Go to the Globe and Mail homepage

Jump to main navigationJump to main content

Adrienne Clarkson has written a new book about the Canadian immigrant experiences. (Peter Power/Peter Power/The Globe and Mail)
Adrienne Clarkson has written a new book about the Canadian immigrant experiences. (Peter Power/Peter Power/The Globe and Mail)

Interview

Room for all of us: Former Gov.-Gen. on why Canada is great for newcomers Add to ...

In her 2006 memoir, Heart Matters, Adrienne Clarkson chronicled her remarkable journey from child of poor Chinese immigrants to television journalist to governor-general, the highest office in the country. But while her story clearly differed in its particulars, she was convinced that the life arc of many other new Canadians was roughly parallel – that they, too, had seized the abundant opportunities afforded by Canada and had triumphed over difficult odds.

More related to this story

In her new book, Room For All of Us, Ms. Clarkson seeks to prove her point, documenting the lives of 10 extraordinary Canadians, including Calgary Mayor Naheed Nenshi, Rogers chief executive officer Nadir Mohamed, former CBC broadcaster Andy Barrie and retired Canadian diplomat Fred Bild.

She sat down recently at a dim sum restaurant on Toronto's Spadina Avenue – the ur-street of the immigrant experience in Canada – with The Globe and Mail's Michael Posner.

You don't seem to see your own narrative as unique.

I don't. I see it as being part of one broader narrative, of which the people in this book are also part. It's like a single narrative. It's our story. What we went through, the choices we had to make, and what was lost or left behind. But in every case, their lives were transformed by Canada. And we have to tell these stories of the past, because without a past you have no present, and you certainly don't have a future.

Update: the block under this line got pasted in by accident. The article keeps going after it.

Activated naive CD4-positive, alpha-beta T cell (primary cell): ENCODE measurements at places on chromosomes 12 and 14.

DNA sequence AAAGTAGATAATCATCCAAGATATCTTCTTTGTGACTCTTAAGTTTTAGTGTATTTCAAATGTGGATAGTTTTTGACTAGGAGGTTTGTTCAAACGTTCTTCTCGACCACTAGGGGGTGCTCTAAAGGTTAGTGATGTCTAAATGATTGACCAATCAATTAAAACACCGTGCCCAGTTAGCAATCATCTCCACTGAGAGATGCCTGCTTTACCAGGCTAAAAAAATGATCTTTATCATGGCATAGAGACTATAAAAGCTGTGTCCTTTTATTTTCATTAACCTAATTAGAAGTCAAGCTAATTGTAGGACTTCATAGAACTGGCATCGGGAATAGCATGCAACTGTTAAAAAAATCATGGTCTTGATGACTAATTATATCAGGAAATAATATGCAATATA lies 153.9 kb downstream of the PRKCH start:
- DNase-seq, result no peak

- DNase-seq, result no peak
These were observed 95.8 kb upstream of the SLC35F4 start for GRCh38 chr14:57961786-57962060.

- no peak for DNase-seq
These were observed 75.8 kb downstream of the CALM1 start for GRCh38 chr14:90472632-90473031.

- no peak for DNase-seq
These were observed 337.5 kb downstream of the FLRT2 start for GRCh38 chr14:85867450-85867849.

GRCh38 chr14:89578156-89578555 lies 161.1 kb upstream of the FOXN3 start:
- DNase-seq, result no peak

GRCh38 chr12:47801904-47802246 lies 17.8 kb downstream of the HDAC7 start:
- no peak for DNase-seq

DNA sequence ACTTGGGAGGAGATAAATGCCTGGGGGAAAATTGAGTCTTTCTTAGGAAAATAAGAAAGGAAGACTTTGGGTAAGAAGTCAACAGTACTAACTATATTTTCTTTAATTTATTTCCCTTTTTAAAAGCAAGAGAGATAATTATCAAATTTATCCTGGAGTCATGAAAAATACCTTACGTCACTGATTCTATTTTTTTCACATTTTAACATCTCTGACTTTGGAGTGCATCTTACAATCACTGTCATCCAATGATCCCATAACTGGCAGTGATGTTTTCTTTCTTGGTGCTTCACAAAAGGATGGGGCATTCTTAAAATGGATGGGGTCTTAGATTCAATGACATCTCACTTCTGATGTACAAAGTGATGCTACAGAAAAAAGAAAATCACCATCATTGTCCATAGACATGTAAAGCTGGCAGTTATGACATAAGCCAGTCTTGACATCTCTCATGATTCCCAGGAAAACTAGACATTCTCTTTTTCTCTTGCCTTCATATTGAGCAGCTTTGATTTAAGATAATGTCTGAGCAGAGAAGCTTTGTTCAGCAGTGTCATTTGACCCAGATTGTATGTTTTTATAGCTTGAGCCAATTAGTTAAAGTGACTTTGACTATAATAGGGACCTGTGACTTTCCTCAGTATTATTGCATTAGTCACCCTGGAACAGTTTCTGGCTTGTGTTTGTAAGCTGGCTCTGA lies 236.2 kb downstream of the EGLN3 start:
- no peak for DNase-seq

But you see Canada almost as an agent of their success.

I do. I feel I'm part of the real immigration experience – that is, people who came with absolutely nothing. Everything we had was taken by the Japanese in Hong Kong and sold in the streets. Canada was a poor country, made by poor people, who said, “Well, we just have to get going, and do something about this.” When I grew up, for example, we didn't own a car – until I was 12 – but I never noticed, because no one else's family owned a car either. I never felt poor.

Some people may say your sample is unrepresentative, because you've chosen only people who have become successful or are high achievers. The immigrant experience isn't always thus.

That's true. But I don't think so many people would have achieved the kind of success we have in any other country. Yes, of course, there are people who aren't doing well, but it's telling that so many can do well and they aren't confronted by impossible barriers to doing well. We didn't dream that Canada could be as open and as negotiable as it has been.

You say Canada is full of benevolent neglect. What do you mean by that?

What I mean is that it leaves people kind of alone. We are the luckiest people in the world, living in a country that just lets you be.

But I don't think we should congratulate ourselves that we are successful as a diverse nation because we welcome and love immigrants – I don't think it's that. It's more a negative attitude – a “let's see what you can do” attitude. Canada has done terrible things. We didn't let Jews in during the Holocaust. We rounded up Japanese Canadians. We grudgingly took displaced persons after the war. But we have been capable of change, quickly. Since 1960, there's been a complete reversal.